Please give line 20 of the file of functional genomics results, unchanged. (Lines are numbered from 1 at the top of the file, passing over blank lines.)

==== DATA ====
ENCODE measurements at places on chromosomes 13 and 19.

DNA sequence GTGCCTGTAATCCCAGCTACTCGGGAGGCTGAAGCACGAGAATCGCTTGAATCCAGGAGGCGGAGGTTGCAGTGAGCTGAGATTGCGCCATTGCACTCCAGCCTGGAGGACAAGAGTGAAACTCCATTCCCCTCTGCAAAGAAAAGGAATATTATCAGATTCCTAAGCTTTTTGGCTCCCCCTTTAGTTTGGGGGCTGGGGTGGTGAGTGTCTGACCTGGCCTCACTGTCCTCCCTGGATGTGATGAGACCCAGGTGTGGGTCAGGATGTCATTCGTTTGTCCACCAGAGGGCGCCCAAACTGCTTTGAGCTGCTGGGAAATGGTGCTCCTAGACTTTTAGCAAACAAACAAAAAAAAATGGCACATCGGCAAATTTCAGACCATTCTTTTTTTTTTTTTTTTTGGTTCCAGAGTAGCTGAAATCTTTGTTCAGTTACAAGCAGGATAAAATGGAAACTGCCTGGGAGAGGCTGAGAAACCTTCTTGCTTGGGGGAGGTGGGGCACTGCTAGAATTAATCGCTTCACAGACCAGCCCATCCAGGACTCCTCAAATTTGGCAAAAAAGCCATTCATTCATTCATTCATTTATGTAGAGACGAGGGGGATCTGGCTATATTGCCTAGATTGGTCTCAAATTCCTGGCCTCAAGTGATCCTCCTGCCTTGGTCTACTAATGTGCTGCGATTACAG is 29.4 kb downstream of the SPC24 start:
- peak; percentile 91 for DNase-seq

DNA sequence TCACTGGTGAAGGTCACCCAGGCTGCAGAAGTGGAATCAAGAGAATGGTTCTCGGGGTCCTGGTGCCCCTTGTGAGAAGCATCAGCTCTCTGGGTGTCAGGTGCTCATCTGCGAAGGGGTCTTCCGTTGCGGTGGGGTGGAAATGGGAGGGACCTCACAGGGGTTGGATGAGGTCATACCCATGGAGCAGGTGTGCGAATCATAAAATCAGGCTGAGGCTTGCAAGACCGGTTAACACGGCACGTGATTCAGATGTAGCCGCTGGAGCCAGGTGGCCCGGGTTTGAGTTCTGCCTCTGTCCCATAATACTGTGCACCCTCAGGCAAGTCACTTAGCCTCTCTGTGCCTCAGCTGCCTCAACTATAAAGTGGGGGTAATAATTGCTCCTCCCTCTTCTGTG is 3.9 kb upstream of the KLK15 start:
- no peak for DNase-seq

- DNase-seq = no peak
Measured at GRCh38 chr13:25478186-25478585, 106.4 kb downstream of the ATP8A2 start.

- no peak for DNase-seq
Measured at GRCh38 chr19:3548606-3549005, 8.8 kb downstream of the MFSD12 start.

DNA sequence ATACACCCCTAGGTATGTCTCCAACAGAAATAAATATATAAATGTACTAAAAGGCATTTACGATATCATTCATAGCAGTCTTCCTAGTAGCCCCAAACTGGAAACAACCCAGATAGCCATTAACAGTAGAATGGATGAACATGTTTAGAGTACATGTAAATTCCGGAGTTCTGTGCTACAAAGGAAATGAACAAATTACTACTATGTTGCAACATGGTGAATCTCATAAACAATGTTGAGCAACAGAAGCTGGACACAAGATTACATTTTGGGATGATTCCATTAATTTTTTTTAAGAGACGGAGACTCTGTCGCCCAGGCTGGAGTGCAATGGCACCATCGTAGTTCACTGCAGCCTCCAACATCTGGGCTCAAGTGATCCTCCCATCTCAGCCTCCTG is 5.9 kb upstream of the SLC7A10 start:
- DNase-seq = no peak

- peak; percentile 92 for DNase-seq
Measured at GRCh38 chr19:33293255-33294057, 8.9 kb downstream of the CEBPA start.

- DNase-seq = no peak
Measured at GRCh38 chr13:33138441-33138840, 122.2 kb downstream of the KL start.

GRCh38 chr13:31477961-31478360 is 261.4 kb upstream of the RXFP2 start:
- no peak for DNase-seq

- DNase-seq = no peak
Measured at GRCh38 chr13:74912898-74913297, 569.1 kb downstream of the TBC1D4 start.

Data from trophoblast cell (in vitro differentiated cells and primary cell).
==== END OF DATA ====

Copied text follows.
Data from trophoblast cell (in vitro differentiated cells and primary cell).